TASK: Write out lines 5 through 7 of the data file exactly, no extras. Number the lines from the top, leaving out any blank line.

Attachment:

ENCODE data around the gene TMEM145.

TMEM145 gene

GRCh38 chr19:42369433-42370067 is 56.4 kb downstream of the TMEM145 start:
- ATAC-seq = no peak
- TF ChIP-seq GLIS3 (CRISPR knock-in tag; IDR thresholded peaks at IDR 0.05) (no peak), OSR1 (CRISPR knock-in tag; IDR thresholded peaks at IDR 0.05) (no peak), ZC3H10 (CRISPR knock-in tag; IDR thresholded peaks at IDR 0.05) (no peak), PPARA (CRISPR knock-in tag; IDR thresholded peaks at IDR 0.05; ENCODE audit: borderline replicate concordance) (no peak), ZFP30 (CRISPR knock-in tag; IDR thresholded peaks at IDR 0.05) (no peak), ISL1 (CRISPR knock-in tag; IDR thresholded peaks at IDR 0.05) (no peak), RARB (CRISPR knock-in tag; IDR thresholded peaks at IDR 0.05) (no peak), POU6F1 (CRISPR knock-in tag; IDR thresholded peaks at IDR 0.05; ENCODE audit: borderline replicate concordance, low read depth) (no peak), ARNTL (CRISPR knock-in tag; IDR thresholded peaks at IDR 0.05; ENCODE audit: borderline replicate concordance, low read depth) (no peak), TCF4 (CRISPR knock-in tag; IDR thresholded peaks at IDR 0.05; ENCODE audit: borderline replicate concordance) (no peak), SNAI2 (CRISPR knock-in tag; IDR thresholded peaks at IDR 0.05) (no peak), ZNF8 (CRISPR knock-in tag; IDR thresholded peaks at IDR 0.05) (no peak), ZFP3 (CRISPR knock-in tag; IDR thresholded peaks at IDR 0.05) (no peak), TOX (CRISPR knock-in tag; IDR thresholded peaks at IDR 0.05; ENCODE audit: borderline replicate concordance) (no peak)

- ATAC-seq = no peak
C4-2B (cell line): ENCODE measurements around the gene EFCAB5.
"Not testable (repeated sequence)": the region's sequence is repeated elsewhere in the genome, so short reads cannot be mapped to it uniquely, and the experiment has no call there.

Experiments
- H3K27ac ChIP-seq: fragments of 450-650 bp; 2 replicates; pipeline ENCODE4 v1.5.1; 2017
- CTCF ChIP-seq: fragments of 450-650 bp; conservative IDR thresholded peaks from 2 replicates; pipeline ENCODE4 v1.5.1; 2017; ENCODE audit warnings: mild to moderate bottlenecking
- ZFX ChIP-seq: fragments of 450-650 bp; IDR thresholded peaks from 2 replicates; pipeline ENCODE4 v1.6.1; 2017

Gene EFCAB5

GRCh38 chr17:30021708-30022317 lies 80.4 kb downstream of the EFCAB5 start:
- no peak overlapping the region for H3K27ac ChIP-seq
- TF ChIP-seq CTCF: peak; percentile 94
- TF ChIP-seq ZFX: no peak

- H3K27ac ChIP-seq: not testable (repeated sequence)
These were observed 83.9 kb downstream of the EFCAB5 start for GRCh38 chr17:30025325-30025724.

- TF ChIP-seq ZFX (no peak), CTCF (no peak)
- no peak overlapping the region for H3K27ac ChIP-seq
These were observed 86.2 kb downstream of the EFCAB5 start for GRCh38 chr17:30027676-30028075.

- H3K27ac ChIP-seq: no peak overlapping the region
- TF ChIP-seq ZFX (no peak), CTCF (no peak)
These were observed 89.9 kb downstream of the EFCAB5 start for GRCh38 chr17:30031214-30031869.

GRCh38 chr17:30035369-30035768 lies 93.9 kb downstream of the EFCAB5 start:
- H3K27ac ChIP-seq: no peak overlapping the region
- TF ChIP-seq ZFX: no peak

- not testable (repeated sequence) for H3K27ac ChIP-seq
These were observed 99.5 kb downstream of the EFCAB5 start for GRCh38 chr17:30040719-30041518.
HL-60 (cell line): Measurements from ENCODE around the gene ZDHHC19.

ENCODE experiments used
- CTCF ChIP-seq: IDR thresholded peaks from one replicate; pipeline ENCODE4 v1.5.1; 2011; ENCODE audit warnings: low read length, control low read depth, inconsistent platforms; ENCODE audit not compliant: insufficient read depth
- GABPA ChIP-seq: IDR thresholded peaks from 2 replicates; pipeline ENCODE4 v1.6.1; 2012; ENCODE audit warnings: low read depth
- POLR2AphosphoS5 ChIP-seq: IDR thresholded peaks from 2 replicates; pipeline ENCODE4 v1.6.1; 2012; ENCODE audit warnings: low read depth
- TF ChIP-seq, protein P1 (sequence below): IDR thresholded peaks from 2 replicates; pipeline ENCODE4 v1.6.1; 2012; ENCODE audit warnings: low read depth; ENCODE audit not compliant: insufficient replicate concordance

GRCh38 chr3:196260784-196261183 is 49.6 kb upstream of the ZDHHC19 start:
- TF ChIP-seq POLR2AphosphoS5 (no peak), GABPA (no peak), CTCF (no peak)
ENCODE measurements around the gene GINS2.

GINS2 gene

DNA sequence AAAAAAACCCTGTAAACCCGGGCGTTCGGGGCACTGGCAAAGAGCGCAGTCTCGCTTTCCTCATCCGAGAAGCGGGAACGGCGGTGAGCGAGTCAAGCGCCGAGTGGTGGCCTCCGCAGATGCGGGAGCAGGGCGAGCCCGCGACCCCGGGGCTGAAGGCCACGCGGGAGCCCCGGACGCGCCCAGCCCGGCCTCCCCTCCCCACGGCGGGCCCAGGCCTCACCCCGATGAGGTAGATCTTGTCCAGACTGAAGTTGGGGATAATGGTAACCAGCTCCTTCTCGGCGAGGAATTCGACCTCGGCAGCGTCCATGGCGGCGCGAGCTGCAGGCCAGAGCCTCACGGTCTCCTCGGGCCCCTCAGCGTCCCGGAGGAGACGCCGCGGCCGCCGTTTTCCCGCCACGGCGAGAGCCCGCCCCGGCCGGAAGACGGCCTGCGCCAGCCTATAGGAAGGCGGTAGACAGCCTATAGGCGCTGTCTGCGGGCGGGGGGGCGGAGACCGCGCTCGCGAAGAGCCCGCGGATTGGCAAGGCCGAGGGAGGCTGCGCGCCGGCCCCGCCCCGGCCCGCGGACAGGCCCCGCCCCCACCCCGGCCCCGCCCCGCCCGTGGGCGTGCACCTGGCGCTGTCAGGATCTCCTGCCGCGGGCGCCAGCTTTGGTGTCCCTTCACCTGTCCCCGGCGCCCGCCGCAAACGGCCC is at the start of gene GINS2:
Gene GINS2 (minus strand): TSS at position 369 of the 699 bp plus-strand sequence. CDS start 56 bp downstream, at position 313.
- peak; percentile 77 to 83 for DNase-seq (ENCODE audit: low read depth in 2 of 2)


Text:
- TF ChIP-seq GLIS3 (CRISPR knock-in tag; IDR thresholded peaks at IDR 0.05) (no peak), OSR1 (CRISPR knock-in tag; IDR thresholded peaks at IDR 0.05) (no peak), ZC3H10 (CRISPR knock-in tag; IDR thresholded peaks at IDR 0.05) (no peak), PPARA (CRISPR knock-in tag; IDR thresholded peaks at IDR 0.05; ENCODE audit: borderline replicate concordance) (no peak), ZFP30 (CRISPR knock-in tag; IDR thresholded peaks at IDR 0.05) (no peak), ISL1 (CRISPR knock-in tag; IDR thresholded peaks at IDR 0.05) (no peak), RARB (CRISPR knock-in tag; IDR thresholded peaks at IDR 0.05) (no peak), POU6F1 (CRISPR knock-in tag; IDR thresholded peaks at IDR 0.05; ENCODE audit: borderline replicate concordance, low read depth) (no peak), ARNTL (CRISPR knock-in tag; IDR thresholded peaks at IDR 0.05; ENCODE audit: borderline replicate concordance, low read depth) (no peak), TCF4 (CRISPR knock-in tag; IDR thresholded peaks at IDR 0.05; ENCODE audit: borderline replicate concordance) (no peak), SNAI2 (CRISPR knock-in tag; IDR thresholded peaks at IDR 0.05) (no peak), ZNF8 (CRISPR knock-in tag; IDR thresholded peaks at IDR 0.05) (no peak), ZFP3 (CRISPR knock-in tag; IDR thresholded peaks at IDR 0.05) (no peak), TOX (CRISPR knock-in tag; IDR thresholded peaks at IDR 0.05; ENCODE audit: borderline replicate concordance) (no peak)

- ATAC-seq = no peak
C4-2B (cell line): ENCODE measurements around the gene EFCAB5.